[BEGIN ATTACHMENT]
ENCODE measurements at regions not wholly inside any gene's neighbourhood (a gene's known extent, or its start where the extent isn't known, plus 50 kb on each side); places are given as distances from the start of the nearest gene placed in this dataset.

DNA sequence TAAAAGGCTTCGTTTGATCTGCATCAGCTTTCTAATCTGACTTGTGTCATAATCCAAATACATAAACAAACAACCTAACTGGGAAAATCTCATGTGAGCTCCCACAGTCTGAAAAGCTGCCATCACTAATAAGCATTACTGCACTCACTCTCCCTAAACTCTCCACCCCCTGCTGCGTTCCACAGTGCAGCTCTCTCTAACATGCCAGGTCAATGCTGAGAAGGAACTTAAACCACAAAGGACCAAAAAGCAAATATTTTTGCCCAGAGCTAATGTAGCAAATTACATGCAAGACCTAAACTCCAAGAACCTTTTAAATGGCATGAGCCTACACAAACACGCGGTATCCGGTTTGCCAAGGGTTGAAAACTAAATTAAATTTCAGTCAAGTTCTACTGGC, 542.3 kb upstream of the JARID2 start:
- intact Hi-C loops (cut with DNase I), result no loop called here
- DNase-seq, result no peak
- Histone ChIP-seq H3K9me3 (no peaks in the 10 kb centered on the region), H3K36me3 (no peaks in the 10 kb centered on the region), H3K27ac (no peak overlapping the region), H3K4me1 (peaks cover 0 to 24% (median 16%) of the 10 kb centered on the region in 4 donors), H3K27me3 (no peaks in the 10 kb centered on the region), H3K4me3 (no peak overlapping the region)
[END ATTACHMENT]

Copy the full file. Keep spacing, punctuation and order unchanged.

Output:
ENCODE measurements at regions not wholly inside any gene's neighbourhood (a gene's known extent, or its start where the extent isn't known, plus 50 kb on each side); places are given as distances from the start of the nearest gene placed in this dataset.

DNA sequence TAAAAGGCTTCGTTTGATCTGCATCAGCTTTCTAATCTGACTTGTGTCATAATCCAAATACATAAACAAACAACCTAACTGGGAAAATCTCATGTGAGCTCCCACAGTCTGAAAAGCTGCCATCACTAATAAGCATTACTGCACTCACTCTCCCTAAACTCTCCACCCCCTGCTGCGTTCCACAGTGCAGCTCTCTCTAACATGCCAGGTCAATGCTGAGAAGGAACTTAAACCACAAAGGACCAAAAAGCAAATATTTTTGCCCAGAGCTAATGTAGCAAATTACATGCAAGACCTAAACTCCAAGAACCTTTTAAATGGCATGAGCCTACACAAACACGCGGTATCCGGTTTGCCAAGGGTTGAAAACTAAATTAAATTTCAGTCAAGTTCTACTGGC, 542.3 kb upstream of the JARID2 start:
- intact Hi-C loops (cut with DNase I), result no loop called here
- DNase-seq, result no peak
- Histone ChIP-seq H3K9me3 (no peaks in the 10 kb centered on the region), H3K36me3 (no peaks in the 10 kb centered on the region), H3K27ac (no peak overlapping the region), H3K4me1 (peaks cover 0 to 24% (median 16%) of the 10 kb centered on the region in 4 donors), H3K27me3 (no peaks in the 10 kb centered on the region), H3K4me3 (no peak overlapping the region)